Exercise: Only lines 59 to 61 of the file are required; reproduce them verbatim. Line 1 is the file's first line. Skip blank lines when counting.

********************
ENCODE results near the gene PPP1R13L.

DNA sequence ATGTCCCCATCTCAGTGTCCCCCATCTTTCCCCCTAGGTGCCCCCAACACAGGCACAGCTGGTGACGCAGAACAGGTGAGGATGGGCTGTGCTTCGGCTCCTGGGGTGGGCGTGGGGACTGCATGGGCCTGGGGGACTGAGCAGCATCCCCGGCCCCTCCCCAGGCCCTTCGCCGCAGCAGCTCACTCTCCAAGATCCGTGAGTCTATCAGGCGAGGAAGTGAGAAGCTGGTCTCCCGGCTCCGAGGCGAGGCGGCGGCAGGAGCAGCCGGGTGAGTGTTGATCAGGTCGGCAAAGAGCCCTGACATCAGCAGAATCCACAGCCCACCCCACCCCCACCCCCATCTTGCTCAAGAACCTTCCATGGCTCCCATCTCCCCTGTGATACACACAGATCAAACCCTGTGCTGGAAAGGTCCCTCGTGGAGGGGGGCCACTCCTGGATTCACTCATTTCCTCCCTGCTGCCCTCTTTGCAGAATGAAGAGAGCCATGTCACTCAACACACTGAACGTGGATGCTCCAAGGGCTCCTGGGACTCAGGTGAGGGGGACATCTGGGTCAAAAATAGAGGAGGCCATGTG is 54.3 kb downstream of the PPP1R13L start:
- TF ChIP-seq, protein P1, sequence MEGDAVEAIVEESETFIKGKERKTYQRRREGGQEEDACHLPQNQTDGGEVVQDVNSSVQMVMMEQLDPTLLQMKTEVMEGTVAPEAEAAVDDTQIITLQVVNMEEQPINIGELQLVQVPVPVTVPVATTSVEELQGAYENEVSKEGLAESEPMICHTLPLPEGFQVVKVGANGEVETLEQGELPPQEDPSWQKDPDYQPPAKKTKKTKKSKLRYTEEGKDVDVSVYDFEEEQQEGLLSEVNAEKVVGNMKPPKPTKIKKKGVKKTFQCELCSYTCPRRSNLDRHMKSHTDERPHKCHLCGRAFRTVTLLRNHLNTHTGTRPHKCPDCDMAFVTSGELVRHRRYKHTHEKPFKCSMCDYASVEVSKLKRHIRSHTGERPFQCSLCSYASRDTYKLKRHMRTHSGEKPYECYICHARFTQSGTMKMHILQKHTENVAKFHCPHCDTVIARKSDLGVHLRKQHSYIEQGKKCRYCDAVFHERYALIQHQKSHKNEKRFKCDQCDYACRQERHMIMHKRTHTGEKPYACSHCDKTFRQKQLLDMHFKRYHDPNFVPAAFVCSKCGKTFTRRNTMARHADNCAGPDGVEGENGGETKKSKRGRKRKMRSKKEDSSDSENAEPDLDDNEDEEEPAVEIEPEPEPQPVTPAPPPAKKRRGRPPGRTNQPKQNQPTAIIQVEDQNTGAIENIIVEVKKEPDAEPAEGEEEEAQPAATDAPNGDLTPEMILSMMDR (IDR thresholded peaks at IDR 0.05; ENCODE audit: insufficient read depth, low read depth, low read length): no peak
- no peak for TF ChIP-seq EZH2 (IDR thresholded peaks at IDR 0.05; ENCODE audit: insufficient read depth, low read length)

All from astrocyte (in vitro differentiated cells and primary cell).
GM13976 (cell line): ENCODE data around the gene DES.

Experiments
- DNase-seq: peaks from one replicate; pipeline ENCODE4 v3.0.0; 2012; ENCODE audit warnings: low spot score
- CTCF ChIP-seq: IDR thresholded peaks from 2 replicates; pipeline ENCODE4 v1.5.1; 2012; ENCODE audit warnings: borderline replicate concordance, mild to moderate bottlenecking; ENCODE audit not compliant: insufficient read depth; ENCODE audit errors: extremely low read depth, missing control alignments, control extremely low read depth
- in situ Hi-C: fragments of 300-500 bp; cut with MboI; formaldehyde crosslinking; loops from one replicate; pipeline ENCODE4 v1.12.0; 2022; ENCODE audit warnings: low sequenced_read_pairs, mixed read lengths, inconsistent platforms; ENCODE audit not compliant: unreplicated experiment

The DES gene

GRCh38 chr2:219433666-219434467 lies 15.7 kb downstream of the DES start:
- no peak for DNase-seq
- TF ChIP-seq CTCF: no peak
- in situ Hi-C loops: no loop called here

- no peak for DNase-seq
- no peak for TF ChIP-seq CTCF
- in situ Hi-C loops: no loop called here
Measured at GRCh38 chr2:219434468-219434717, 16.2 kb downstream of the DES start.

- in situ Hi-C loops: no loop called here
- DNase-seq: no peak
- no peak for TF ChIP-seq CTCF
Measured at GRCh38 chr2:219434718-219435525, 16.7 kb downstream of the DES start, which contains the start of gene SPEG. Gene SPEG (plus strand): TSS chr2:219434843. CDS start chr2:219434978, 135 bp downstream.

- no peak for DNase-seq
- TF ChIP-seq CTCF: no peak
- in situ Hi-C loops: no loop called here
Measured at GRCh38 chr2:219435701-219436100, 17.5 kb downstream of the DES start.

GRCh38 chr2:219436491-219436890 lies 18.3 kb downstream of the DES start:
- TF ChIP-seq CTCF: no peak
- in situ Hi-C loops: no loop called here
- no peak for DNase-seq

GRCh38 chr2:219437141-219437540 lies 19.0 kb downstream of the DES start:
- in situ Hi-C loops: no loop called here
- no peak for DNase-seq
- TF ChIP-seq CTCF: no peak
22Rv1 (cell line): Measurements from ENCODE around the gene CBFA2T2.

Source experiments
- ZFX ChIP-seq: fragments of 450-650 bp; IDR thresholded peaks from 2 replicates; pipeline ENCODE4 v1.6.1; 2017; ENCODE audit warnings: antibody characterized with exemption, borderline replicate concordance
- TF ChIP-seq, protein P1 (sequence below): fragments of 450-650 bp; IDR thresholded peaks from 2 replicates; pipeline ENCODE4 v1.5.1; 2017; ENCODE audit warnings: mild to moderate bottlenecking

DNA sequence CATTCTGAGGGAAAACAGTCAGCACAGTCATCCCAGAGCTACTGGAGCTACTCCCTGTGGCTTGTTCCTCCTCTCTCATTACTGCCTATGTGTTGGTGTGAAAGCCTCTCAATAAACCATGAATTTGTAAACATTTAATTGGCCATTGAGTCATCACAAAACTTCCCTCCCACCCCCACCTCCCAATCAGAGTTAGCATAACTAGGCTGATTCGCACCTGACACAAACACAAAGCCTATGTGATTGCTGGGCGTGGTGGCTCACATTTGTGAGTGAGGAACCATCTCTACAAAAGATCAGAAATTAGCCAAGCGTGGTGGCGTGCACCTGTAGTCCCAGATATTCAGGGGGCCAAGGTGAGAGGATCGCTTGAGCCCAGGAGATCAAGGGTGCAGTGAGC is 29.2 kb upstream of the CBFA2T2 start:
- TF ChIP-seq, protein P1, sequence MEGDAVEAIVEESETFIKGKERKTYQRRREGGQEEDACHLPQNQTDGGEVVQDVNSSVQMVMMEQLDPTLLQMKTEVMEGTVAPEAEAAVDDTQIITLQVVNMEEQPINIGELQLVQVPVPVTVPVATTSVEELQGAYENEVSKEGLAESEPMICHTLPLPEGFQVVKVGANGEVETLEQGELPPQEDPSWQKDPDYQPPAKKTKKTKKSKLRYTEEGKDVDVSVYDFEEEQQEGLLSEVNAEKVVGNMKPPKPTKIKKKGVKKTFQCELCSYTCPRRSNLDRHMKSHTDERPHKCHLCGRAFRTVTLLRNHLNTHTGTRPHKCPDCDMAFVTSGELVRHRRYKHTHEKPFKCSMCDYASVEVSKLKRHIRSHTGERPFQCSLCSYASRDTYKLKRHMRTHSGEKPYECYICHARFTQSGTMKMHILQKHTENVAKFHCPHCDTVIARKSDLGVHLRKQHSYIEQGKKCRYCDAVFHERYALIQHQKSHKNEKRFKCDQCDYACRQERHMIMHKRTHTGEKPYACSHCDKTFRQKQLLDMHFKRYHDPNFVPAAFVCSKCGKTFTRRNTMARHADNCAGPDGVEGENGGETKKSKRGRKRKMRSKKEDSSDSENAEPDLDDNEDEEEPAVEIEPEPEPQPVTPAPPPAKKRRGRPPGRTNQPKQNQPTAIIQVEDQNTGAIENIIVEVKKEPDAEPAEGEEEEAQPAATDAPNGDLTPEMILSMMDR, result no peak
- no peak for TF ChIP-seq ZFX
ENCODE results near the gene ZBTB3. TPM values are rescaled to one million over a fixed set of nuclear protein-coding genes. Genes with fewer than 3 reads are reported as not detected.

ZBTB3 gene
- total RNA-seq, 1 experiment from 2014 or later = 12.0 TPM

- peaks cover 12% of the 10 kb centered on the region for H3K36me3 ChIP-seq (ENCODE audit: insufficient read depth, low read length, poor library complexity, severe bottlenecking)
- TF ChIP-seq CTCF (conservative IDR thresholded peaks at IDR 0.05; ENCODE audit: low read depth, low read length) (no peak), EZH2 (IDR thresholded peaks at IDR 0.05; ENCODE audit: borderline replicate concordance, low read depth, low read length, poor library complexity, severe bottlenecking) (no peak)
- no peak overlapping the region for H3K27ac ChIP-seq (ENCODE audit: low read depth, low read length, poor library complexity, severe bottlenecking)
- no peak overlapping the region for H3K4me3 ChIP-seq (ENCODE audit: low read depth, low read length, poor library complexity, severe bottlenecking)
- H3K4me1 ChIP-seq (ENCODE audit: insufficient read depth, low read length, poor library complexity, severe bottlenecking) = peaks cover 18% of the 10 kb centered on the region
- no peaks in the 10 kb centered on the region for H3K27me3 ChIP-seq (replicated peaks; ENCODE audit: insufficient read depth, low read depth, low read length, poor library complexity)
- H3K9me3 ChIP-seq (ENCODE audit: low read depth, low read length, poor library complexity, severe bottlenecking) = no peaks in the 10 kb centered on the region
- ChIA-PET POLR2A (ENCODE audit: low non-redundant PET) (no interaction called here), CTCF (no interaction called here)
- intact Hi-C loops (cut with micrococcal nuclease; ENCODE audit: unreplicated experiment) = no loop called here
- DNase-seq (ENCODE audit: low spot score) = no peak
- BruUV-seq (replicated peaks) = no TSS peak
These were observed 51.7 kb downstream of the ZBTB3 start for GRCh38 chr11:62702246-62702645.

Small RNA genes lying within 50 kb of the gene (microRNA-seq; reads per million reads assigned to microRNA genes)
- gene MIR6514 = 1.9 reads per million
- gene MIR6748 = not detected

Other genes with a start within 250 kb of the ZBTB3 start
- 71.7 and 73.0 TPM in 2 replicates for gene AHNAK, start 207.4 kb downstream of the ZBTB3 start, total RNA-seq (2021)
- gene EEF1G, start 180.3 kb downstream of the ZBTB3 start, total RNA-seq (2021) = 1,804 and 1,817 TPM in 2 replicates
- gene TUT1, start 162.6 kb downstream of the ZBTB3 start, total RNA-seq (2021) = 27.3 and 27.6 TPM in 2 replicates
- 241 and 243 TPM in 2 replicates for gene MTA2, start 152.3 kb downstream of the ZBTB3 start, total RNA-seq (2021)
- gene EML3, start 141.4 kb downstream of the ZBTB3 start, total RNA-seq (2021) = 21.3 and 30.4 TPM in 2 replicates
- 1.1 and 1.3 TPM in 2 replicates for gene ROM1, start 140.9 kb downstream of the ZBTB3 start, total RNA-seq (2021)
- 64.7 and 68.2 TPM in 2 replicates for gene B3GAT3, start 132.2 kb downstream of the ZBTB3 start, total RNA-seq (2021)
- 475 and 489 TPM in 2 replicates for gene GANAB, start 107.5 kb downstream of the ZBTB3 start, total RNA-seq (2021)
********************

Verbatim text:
- gene MIR6514 = 1.9 reads per million
- gene MIR6748 = not detected

Other genes with a start within 250 kb of the ZBTB3 start